WASHINGTON, Aug. 24 (UPI) — While the campaign fundraising disparity tilted toward Hillary Clinton early in the presidential campaign has largely evened out, there is one industry where she is soundly defeating Donald Trump in support and donations: defense contractors.
An analysis of campaign donations by Politico finds Clinton has received roughly twice as much in donations from employees of the top 25 defense contractors, though the overall amount for Clinton, $93,000, is a drop in the bucket compared to the hundreds of millions her campaign has raised so far.
Very few of the nation’s top defense contractors become involved in presidential elections in order to preserve the ability to do business with either candidate should they become president. But just because their companies do not make donations, doesn’t mean employees — including top executives — don’t.
Clinton’s long experience in Washington, including her tenure on the Senate Armed Services Committee, has led to a familiarity with the defense industry, something comforting to executives seeking stability in defense contracting.
“In the case of Trump vs. Clinton, defense executives see the same thing in Trump that people in other industries and the media see, which is that he’s a totally unknown quantity, and that’s scary,” industry consultant Loren Thompson told Politico.
Overall, individual contributions come to the candidates from an array of sources. Fortune magazine tracked donations by a contributor’s employer, information required by the federal government when making a campaign donation.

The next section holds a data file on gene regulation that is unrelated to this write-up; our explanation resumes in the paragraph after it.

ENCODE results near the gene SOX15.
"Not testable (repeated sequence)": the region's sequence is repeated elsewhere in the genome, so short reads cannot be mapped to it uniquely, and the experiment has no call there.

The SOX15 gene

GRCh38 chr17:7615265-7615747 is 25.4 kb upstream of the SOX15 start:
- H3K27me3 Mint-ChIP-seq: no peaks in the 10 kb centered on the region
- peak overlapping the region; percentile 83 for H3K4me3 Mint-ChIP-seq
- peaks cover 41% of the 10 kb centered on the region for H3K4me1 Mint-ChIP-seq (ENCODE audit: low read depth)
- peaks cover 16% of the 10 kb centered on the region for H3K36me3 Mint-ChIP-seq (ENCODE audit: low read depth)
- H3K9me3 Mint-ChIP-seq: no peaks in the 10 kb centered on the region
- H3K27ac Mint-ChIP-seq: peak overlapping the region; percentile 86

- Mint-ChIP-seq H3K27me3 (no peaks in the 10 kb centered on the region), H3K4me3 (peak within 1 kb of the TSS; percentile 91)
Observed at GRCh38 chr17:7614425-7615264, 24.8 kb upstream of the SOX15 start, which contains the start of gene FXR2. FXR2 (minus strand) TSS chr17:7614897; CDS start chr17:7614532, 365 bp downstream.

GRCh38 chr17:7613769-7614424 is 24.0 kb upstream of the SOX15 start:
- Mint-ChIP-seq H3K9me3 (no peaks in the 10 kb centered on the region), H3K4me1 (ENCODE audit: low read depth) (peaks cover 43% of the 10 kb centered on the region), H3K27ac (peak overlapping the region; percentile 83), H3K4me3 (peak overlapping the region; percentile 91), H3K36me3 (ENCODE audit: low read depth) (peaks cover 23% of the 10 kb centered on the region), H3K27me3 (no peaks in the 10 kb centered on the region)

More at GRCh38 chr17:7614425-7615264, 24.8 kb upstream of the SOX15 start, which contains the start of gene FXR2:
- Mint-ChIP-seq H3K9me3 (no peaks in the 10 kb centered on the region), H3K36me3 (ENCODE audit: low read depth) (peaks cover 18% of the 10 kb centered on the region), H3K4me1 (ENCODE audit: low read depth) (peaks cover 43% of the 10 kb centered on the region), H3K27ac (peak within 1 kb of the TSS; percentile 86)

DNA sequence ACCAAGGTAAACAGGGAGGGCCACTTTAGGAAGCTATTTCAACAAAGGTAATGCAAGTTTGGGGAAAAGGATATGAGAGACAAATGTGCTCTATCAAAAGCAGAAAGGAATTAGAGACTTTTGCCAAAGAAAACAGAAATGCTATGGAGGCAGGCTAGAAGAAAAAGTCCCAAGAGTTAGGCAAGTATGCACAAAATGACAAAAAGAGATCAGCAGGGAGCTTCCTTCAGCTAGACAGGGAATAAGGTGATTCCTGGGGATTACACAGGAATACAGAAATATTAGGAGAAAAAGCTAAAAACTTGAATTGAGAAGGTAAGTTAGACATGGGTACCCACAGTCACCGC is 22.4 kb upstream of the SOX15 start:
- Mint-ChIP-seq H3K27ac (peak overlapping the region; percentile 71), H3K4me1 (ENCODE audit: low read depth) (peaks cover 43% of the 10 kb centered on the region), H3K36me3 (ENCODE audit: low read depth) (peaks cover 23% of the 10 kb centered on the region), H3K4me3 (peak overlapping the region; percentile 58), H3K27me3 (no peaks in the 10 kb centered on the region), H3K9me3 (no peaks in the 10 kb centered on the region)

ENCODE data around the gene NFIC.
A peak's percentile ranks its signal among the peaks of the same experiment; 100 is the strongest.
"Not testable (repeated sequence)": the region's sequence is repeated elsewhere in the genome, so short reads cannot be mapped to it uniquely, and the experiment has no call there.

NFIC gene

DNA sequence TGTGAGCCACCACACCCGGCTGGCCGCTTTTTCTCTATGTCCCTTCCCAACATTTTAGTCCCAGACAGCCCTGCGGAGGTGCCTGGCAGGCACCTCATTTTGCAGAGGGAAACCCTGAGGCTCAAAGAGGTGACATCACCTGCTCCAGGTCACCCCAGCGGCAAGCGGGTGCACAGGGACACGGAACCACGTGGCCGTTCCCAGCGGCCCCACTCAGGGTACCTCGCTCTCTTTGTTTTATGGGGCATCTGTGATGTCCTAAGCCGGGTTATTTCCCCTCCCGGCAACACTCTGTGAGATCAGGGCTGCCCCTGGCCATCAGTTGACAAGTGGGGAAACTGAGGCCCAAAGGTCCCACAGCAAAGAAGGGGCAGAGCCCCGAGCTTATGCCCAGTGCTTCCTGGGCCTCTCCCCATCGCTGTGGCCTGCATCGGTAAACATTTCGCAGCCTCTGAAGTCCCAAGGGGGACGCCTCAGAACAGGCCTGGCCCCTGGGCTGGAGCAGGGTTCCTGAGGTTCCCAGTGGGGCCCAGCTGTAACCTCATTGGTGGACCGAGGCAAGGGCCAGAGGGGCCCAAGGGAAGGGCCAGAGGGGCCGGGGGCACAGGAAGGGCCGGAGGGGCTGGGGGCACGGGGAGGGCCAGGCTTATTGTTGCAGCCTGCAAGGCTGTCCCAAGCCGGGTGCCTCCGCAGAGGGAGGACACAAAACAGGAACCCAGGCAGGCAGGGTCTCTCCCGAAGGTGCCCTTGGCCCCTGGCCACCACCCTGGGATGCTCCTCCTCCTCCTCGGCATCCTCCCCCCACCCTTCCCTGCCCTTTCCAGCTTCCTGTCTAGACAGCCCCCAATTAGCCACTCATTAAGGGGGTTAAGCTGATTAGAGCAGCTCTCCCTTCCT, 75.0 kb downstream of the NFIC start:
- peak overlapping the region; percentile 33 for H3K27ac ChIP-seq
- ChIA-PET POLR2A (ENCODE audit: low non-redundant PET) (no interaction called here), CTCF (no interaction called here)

Clinton’s top five employer donors are the University of California, Alphabet (the parent company of Google), Morgan Morgan (a large personal injury law firm in Florida), the investment bank Morgan Stanley and Harvard University.
For Trump, while he may lag in defense contractor donations, his top five list of donors’ employers is well represented by the military.
Trumps top five is: the U.S. federal government, the Alaska-based online retailer Snow Leopard, the U.S. Army, American Airlines and Bank of America.
The U.S. Navy also made Trump’s top 10, though his overall total for individual contributions reported this far is much less than Clinton’s total. Trump did not begin soliciting donations in earnest until after he wrapped up the GOP nomination in June.